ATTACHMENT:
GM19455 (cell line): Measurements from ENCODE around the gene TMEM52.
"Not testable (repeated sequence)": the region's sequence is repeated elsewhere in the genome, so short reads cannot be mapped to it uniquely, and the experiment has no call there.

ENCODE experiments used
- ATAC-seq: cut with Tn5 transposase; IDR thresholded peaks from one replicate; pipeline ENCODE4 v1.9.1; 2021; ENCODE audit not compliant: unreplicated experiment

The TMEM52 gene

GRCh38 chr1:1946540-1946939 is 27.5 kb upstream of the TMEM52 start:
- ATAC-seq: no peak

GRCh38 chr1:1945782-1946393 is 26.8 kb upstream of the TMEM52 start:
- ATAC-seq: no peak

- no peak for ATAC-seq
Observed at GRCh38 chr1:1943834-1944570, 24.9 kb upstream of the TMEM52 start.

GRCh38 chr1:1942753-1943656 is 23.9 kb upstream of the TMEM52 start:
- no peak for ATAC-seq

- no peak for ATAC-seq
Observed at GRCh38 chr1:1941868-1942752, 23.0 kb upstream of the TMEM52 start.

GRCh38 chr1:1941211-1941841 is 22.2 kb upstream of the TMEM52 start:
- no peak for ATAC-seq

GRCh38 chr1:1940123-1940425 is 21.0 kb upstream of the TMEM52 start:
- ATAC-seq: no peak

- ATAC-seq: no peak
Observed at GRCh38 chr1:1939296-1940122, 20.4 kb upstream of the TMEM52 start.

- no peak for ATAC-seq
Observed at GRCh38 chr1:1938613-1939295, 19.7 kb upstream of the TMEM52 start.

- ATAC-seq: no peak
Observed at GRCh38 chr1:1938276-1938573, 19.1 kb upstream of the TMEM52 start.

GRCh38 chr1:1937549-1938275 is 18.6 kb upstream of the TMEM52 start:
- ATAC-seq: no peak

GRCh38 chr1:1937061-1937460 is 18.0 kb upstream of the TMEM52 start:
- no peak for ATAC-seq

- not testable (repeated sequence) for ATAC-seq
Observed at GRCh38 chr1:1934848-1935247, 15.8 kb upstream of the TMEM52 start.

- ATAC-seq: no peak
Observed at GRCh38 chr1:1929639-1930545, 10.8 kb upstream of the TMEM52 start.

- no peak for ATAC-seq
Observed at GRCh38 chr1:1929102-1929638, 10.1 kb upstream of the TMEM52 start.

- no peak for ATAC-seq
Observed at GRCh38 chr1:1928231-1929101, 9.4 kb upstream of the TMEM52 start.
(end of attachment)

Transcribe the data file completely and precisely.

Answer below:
GM19455 (cell line): Measurements from ENCODE around the gene TMEM52.
"Not testable (repeated sequence)": the region's sequence is repeated elsewhere in the genome, so short reads cannot be mapped to it uniquely, and the experiment has no call there.

ENCODE experiments used
- ATAC-seq: cut with Tn5 transposase; IDR thresholded peaks from one replicate; pipeline ENCODE4 v1.9.1; 2021; ENCODE audit not compliant: unreplicated experiment

The TMEM52 gene

GRCh38 chr1:1946540-1946939 is 27.5 kb upstream of the TMEM52 start:
- ATAC-seq: no peak

GRCh38 chr1:1945782-1946393 is 26.8 kb upstream of the TMEM52 start:
- ATAC-seq: no peak

- no peak for ATAC-seq
Observed at GRCh38 chr1:1943834-1944570, 24.9 kb upstream of the TMEM52 start.

GRCh38 chr1:1942753-1943656 is 23.9 kb upstream of the TMEM52 start:
- no peak for ATAC-seq

- no peak for ATAC-seq
Observed at GRCh38 chr1:1941868-1942752, 23.0 kb upstream of the TMEM52 start.

GRCh38 chr1:1941211-1941841 is 22.2 kb upstream of the TMEM52 start:
- no peak for ATAC-seq

GRCh38 chr1:1940123-1940425 is 21.0 kb upstream of the TMEM52 start:
- ATAC-seq: no peak

- ATAC-seq: no peak
Observed at GRCh38 chr1:1939296-1940122, 20.4 kb upstream of the TMEM52 start.

- no peak for ATAC-seq
Observed at GRCh38 chr1:1938613-1939295, 19.7 kb upstream of the TMEM52 start.

- ATAC-seq: no peak
Observed at GRCh38 chr1:1938276-1938573, 19.1 kb upstream of the TMEM52 start.

GRCh38 chr1:1937549-1938275 is 18.6 kb upstream of the TMEM52 start:
- ATAC-seq: no peak

GRCh38 chr1:1937061-1937460 is 18.0 kb upstream of the TMEM52 start:
- no peak for ATAC-seq

- not testable (repeated sequence) for ATAC-seq
Observed at GRCh38 chr1:1934848-1935247, 15.8 kb upstream of the TMEM52 start.

- ATAC-seq: no peak
Observed at GRCh38 chr1:1929639-1930545, 10.8 kb upstream of the TMEM52 start.

- no peak for ATAC-seq
Observed at GRCh38 chr1:1929102-1929638, 10.1 kb upstream of the TMEM52 start.

- no peak for ATAC-seq
Observed at GRCh38 chr1:1928231-1929101, 9.4 kb upstream of the TMEM52 start.